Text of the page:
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Lansing – A new study from the University of Michigan aims to understand how environmental exposures contribute to cancer in Michigan.

Research on Michigan Cancer and Environmental Studies, or Mi-CareThe project, said project director Sarah Snyder, is largely inspired by Michigan’s history of toxic environmental exposure and environmental injustice.

Researchers are recruiting 100,000 ethnically diverse, cancer-free Michiganders aged 25 to 44. It’s a statewide survey, but they will focus on nominations identified as six major environmental injustice hotspots: the Detroit metropolitan area, Saginaw, Lansing, Kalamazoo, Grand Rapids and Flint, Snyder said.

Environmental injustice refers to people who belong to groups that are discriminated against and who are not proportionate to contaminants and other health hazards.

June 1 marked a soft launch to test the website used to recruit candidates. People enroll every day, but the full launch of the study is estimated for sometime this fall.

“Nothing like this has been done before in the state of Michigan, which is almost shocking,” said Leela Khoja, a doctoral student on MI-CARES at the University of Michigan. crew.

“There is no community in Michigan that has not been affected in any way by environmental injustice,” she said.

This is decades old: PBB contamination Snyder said the number of dairy products in the 1970s, the Flint water crisis, industrial pollution in Detroit, and now PFAS, or per- and polyfluoroalkyl substances, nicknamed “forever chemicals” because they don’t break down in the environment.

Snyder said the project, funded by the National Cancer Institute and UM, will track participants through an annual questionnaire for at least six years.

Snyder said they would be asked about employment and residential history, race, ethnicity, major health and life events and overall lifestyle to ascertain participant health and past exposure to industrial chemicals or other contaminants.

Beyond cancer, the survey may also shed light on whether exposure to chemicals in the environment leads to heart disease, asthma or even Alzheimer’s disease, says lead investigator of Biomarker Evaluation for MI-Care Dana Dolinoy said. Such surveys have a proven track record. For example, cancer rates in Flint are significantly higher than in the rest of Genesee County and the state, because lead has contaminated the city’s water supply.

“My cousins, my aunts, my friends have all died of cancer,” said Flint resident and community activist Arthur Woodson. “People are dying of cancer in huge numbers here.”

Such anecdotal reports may be reinforced by hard data produced by the Genesee County Health Department of Health study that proves the level of advanced cancer in the area.

A study recently published jama network open It was found that 1 in 5 Flint residents have presumed major depression and 1 in 4 have presumed post-traumatic stress disorder.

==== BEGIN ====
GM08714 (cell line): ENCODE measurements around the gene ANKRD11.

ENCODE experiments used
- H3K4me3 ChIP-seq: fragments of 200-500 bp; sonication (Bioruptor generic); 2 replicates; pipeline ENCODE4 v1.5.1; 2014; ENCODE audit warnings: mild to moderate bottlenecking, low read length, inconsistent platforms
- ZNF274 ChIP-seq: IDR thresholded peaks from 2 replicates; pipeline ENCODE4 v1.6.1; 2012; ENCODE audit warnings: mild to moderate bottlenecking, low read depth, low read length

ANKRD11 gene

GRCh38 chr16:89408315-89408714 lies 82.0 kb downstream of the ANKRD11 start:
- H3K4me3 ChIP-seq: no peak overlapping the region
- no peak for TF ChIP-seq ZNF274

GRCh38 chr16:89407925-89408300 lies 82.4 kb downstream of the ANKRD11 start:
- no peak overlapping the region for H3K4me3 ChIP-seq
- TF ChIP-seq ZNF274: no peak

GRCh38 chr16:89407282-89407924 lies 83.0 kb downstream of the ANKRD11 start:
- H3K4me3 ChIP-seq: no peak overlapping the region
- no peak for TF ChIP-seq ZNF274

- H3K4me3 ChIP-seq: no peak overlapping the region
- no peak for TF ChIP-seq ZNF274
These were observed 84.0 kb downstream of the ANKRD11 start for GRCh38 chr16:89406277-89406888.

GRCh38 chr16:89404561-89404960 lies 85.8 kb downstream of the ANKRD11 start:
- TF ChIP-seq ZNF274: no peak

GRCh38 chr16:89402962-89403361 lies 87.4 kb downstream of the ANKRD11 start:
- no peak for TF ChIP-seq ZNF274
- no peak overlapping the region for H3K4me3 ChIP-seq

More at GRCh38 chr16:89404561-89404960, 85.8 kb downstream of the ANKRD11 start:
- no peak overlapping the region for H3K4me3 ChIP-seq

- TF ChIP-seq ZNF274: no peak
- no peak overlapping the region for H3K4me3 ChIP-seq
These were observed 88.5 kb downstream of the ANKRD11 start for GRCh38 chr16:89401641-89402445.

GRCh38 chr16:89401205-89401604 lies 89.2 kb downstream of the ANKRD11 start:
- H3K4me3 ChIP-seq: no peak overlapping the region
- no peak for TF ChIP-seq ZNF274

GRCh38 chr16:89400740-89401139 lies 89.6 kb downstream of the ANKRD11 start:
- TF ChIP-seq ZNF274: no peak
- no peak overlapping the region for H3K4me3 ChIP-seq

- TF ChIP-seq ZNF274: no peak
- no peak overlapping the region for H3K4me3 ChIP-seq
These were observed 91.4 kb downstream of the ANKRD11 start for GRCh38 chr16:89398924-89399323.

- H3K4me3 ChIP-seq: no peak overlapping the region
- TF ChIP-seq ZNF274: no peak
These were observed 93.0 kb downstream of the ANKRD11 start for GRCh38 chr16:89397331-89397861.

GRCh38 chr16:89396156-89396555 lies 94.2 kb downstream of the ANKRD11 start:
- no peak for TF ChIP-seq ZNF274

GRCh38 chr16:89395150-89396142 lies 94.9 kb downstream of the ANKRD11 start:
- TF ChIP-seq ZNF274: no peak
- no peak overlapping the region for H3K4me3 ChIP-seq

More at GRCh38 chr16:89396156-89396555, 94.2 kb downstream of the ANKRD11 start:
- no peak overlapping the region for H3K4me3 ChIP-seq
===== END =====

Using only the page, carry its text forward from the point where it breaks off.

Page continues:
“He fixed the water, but he didn’t fix the people,” Woodson said.

One of the major goals of MI-CARES is to give people access to data that will help them advocate for a cleaner environment and healthier lives, Khoja said.

“You can’t advocate for change if you don’t have the numbers to show that this is why it needs to change,” she said.

According to the American Cancer Society, such cancer-focused studies, whether linking it to smoking, lack of physical activity or poor diet, played a role in the 29% drop in cancer death rates between 1991 and 2017.

Snyder said data from MI-CARES will help improve Michigan’s health, while providing policy information to reduce environmental injustice and harmful risks.

The researchers looked at what was going on in the state and narrowed the focus of the study to the most prominent 80,000 chemicals in the environment: exposure to metals, such as lead, chemicals in personal care products, air pollution and PFAS, Dolinoy said.

Michigan has the highest known PFAS levels of any state.

Participants from six Environmental Injustice Hotspots will send blood and saliva to measure certain contaminants, such as lead. These measurements, called intermediate biomarkers, show whether past environmental exposure has changed the epigenome — the instruction manual that tells genes how to behave — to make them more vulnerable to cancer and other diseases, Dolinoy said. he said.

The study focused on the younger population so that researchers can identify any diseases before they appear, Dolinoy said.

“It gives us time to intervene and treat individuals, because when the disease is already on board, it’s really difficult to reverse,” she said.

However, there is evidence that relatively simple things like lifestyle and diet changes can reverse changes in that epigenetic instruction book, especially early in life, Dolinoy said.

The hope is to inspire policy interventions with the findings of MI-CARES, whereby industry and other institutions are responsible for changing the environment. This is a challenge the health survey hopes to meet.

“It’s very difficult to translate some of this science in a way that will directly change the economics of the company,” Dolinoy said. “But studies like MI-CARES can provide evidence that shows that our environment may be making a negative contribution to disease status.”

To apply to be part of the survey, visit and “Join the Movement!” Click on Applicants age should be 25 to 44 years and cancer free.

A new study from the University of Michigan aims to understand how environmental exposures contribute to cancer in Michigan.

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